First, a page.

1. Tips
  2. Styling


Styling a song

Showing text on a screen should be easy to read and follow, and should be inviting to look at.

When showing text, there are many factors to count for, like how big the screen is, and who your audience are.

The basics

Your text should should be clear, meaning you should center the text and remove unwanted punctuations like dots and exclamation marks. You should also try to keep a maximum of 5 lines. Meaning if your verse is longer, you should divide it on multiple slides. Also make sure line breaks are matching the melody of the song.

Backgrounds are key

Use backgrounds matching the theme of the song, or just abstract shapes, preferable with suttle movements. But don't let the background distract from the song.

Who are your audience?

If you have an old audience, you should keep a high contrast between the text and the background. A good tip is to add a black background box behind just the text, and an easy to read text font. Also you should make the text as big as possible, without having to change slides too often.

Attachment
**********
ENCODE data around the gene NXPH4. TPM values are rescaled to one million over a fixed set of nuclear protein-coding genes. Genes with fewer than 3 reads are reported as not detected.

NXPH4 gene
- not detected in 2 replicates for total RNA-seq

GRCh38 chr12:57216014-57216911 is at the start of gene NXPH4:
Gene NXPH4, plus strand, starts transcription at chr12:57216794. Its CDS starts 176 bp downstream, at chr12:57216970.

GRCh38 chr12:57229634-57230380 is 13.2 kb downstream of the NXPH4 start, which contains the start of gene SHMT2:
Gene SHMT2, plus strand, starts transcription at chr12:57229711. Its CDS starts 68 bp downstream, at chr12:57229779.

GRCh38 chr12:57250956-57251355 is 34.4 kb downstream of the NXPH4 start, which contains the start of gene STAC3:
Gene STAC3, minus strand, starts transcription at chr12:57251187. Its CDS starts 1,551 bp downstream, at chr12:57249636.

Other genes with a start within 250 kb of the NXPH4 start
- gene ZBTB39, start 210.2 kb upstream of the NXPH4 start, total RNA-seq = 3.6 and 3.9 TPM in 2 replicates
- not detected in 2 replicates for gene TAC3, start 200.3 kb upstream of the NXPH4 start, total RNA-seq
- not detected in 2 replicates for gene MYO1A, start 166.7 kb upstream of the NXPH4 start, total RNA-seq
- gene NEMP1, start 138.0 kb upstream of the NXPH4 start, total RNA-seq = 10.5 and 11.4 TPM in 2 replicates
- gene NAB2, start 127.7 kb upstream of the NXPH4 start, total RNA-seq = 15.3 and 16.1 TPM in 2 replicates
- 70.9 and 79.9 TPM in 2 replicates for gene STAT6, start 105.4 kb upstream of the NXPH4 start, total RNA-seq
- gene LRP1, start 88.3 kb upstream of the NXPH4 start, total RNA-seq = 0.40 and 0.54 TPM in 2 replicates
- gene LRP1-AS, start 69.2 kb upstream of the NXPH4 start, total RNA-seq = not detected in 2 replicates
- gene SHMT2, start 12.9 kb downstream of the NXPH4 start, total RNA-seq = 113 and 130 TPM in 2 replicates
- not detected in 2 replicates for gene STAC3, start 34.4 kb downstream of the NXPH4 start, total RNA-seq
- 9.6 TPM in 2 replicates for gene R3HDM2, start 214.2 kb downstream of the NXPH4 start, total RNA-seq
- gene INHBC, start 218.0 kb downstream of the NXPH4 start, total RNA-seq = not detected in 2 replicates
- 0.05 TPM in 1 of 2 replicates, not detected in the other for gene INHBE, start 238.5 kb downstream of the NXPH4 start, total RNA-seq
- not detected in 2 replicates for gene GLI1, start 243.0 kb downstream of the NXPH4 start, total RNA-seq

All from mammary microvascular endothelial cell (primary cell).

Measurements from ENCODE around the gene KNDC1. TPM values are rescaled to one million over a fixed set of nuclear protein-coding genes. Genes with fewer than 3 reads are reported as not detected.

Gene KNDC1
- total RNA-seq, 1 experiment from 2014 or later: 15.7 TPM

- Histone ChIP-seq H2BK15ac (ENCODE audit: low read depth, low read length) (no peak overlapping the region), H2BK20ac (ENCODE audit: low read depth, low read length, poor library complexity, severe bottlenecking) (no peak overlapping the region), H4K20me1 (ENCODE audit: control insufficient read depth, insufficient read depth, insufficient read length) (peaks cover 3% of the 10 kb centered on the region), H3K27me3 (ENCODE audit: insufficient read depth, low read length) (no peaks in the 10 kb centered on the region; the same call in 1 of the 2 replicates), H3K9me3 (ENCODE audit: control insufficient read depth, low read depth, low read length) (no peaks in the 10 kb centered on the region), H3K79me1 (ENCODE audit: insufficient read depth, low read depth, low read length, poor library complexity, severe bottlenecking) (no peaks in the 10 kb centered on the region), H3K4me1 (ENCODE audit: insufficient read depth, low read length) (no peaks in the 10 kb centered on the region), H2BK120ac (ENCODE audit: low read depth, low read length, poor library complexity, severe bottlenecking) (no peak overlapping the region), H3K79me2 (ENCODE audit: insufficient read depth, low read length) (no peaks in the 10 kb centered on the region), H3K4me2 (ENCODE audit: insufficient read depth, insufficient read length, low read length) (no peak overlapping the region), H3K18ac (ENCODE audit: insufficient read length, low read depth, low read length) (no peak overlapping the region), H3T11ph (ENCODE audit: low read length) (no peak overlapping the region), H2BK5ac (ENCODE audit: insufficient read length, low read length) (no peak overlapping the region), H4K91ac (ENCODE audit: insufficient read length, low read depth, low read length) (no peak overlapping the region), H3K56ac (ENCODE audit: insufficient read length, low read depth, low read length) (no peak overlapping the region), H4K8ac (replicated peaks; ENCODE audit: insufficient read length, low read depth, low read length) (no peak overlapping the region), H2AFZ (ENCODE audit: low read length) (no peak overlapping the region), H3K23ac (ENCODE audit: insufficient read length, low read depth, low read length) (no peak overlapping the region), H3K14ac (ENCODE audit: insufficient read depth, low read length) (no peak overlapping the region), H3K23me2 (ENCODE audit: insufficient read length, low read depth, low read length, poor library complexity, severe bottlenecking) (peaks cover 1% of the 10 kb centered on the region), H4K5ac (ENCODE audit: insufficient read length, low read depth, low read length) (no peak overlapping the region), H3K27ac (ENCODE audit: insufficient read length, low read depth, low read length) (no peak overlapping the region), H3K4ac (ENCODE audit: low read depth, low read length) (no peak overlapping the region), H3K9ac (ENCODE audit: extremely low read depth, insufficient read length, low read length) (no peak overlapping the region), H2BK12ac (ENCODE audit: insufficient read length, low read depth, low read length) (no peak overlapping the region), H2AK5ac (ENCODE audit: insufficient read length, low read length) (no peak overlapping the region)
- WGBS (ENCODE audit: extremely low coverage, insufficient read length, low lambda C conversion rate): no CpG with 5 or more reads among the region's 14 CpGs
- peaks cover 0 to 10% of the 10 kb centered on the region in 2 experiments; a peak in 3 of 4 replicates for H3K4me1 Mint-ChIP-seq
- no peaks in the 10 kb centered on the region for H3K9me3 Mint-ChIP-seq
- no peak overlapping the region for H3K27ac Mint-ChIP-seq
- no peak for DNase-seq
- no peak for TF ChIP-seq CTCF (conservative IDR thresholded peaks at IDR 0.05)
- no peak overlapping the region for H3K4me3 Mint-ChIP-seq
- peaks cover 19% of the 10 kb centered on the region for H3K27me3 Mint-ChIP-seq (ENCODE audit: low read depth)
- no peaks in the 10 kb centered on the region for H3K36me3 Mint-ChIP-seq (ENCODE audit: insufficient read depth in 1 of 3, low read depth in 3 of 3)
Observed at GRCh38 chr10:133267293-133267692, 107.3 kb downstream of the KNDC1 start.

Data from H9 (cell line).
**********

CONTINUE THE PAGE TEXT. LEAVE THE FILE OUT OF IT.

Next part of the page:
The font you use could be day/night difference, the letters should not be clumped together, and you should use bold text to make it easier to read. I recommend using CMG Sans, or Tahoma.


I have noticed people having "(x4)" at the end of some slides. But it's not recommended, because both you and the audience have to "count", which could be distracting. This leaves a possibility for you to miscount, or maybe they repeat the bridge a few more times than planned, leaving the audience confused. It's much better to just repeat the same slide in your layout, which is easy to do in FreeShow. Meaning you always know where you are in the lyrics.

Be early

This is probably one of the main things people do wrong. They change the slide to the next verse at the same time as the band. This is bad because the audience won't know what to sing before it's too late. It's much better to switch slides before singing the last words, because often people read the whole last line unconsciously, and can start preparing for the next line while singing the last word.


If you know there is going to be a long instrumental break or outro in a song, you should remove the text, and just keep the background. You can also just insert a blank slide. Of course you will have to remember how long the break lasts, so you can show the text before the band starts singing. You can use slide notes to help. If you can do that, the audience gets a much nicer experience, because they know when they are supposed to sing or not.